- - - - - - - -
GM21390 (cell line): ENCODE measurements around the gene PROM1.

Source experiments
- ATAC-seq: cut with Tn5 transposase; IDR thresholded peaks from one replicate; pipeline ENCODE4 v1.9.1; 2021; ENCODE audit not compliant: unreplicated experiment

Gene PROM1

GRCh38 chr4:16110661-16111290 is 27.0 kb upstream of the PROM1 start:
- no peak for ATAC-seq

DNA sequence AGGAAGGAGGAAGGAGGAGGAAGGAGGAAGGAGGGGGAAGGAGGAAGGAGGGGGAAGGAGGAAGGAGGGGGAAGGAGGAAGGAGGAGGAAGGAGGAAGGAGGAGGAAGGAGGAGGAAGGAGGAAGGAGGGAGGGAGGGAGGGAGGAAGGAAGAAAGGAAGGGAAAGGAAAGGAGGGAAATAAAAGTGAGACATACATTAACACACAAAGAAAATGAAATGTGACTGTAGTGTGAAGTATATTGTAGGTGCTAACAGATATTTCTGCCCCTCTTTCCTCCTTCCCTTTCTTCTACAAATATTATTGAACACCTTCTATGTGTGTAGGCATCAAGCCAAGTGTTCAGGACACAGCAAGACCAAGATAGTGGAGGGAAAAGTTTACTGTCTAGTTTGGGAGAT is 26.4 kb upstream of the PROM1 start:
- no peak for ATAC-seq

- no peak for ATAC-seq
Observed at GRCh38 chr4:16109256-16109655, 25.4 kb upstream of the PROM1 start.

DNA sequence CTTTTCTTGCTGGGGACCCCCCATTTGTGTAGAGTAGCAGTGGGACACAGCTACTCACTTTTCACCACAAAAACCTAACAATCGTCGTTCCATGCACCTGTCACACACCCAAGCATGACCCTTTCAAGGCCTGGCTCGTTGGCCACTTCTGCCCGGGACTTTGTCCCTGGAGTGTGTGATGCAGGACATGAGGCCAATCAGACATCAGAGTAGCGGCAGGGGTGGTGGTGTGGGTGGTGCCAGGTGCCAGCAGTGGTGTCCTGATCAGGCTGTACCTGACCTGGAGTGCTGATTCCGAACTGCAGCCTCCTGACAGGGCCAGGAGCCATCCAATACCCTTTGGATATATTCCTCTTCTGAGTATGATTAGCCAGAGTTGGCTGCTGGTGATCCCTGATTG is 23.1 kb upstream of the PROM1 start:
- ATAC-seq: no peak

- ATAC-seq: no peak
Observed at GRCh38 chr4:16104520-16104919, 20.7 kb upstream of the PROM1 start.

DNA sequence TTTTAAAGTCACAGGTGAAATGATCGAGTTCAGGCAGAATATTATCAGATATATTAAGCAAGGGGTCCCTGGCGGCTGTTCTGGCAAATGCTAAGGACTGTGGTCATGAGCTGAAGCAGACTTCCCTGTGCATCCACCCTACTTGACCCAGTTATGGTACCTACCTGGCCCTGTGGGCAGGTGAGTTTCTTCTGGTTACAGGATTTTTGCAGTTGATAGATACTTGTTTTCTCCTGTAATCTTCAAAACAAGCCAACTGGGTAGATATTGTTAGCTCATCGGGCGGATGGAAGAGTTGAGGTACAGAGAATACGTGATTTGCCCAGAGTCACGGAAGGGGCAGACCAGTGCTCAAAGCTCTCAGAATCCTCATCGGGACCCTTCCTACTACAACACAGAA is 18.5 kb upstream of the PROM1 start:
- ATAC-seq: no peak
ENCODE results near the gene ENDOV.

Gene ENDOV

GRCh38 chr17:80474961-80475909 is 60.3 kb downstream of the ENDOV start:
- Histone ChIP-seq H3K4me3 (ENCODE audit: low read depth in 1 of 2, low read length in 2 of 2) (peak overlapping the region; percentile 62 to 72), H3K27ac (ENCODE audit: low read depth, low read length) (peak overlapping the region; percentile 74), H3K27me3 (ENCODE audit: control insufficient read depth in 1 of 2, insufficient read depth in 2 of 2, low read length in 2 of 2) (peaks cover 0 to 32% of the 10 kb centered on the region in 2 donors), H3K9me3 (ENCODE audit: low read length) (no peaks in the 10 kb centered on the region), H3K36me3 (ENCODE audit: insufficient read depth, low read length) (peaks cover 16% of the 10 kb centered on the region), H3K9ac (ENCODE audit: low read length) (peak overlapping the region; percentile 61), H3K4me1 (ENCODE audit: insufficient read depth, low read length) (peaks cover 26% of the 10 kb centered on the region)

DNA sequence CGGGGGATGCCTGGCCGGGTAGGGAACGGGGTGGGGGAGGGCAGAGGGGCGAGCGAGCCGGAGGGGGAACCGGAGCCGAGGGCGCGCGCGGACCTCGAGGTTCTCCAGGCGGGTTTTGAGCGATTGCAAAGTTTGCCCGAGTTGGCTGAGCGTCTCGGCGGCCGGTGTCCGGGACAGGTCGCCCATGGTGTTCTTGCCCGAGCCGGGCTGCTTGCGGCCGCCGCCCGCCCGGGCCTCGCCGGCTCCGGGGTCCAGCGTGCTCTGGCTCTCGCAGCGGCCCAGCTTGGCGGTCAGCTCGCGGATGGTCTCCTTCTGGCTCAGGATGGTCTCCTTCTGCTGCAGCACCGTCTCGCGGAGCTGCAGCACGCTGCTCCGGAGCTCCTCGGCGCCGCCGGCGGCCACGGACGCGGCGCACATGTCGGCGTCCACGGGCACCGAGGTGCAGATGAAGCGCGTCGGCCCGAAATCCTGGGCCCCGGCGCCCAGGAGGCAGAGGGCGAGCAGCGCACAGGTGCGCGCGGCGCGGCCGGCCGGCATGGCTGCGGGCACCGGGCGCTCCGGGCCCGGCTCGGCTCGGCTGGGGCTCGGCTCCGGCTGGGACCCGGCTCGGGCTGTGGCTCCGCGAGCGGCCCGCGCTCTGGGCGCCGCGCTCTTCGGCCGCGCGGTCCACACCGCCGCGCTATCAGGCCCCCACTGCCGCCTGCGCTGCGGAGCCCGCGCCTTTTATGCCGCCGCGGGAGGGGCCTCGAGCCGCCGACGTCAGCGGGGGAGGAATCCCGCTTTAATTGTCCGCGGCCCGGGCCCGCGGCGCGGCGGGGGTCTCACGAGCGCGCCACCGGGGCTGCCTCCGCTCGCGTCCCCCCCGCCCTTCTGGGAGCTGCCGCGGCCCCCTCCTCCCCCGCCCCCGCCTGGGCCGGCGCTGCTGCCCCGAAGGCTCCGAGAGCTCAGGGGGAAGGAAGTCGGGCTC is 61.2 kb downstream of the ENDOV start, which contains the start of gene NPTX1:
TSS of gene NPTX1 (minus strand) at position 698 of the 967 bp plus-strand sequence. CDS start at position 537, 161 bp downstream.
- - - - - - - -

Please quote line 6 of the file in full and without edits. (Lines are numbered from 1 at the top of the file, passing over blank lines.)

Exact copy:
- no peak for ATAC-seq